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Re: Use of dated drafts (Re: Expiration for certificate management)

From: Eric Rescorla <ekr@rtfm.com>
Date: Fri, 29 May 2015 12:26:01 -0700
Message-ID: <CABcZeBOtF9gE=Rsed+WdhN6ZGvJ+aOjQiZ-QYYmQMoFL_PrCmw@mail.gmail.com>
To: Harald Alvestrand <harald@alvestrand.no>
Cc: "public-webrtc@w3.org" <public-webrtc@w3.org>
On Thu, May 28, 2015 at 11:07 PM, Harald Alvestrand <harald@alvestrand.no>
wrote:

> Replying to the PS, so changing the subject.....
>
> On 05/29/2015 02:16 AM, Martin Thomson wrote:
> >
> > p.s., Apparently the certificate management changes I proposed have
> > been merged, but I can't see them online.  The editor's copy is
> > outdated.  Other specs are now editing directly on gh-pages, which
> > means that the editor's copy is actually current, as opposed to some
> > arbitrarily old copy.  I just looked at the process that is being used
> > here and it's quite an unusual process.  I can only ask: why?  It's
> > got to be much more work this way.
> >
> You can inspect the editors' working copy by pulling the main branch.
>
> The purpose of using dated versions is to make sure that all listed
> editors have actually had a chance to review what goes out in their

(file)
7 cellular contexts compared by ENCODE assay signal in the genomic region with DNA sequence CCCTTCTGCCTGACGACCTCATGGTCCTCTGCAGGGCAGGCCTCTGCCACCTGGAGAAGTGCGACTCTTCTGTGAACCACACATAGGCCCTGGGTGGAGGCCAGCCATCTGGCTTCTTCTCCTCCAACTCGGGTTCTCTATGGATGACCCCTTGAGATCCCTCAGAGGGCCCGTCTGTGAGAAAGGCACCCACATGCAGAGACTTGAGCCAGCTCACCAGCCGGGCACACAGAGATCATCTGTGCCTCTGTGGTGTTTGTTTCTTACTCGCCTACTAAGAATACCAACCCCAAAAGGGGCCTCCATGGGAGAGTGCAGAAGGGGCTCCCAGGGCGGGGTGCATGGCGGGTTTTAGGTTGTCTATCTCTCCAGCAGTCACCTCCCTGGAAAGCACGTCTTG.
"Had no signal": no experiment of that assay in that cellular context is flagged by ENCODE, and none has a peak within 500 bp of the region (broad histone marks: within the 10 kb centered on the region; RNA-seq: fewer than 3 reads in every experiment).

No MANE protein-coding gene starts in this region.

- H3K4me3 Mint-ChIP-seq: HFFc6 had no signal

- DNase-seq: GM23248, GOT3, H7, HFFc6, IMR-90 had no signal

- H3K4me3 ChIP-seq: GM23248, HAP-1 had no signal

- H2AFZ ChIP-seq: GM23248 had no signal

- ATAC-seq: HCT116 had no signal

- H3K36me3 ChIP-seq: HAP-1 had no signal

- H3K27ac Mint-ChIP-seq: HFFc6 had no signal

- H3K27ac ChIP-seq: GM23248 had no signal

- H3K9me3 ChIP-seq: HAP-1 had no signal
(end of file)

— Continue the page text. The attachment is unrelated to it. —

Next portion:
> name; at least one listed editor has said that this is an important
> consideration.
>

Hmm... I don't really care about this, but on JSEP we deal with this by
requiring all editors to agree before PRs are merged, so that the
head revision always has rough editor consensus.

-Ekr


> The separation between "working copy" and "published draft" should also
> give a chance for making sure the "published draft" is not in an
> inconsistent transition state in the midst of a change, but I'm not sure
> how much we're actually succeeding in that.
>
> Note: Before github took over the world, dated editors' drafts seems to
> have been the norm.
>
>
> --
> Surveillance is pervasive. Go Dark.
>
>
>
>
Received on Friday, 29 May 2015 19:27:10 UTC

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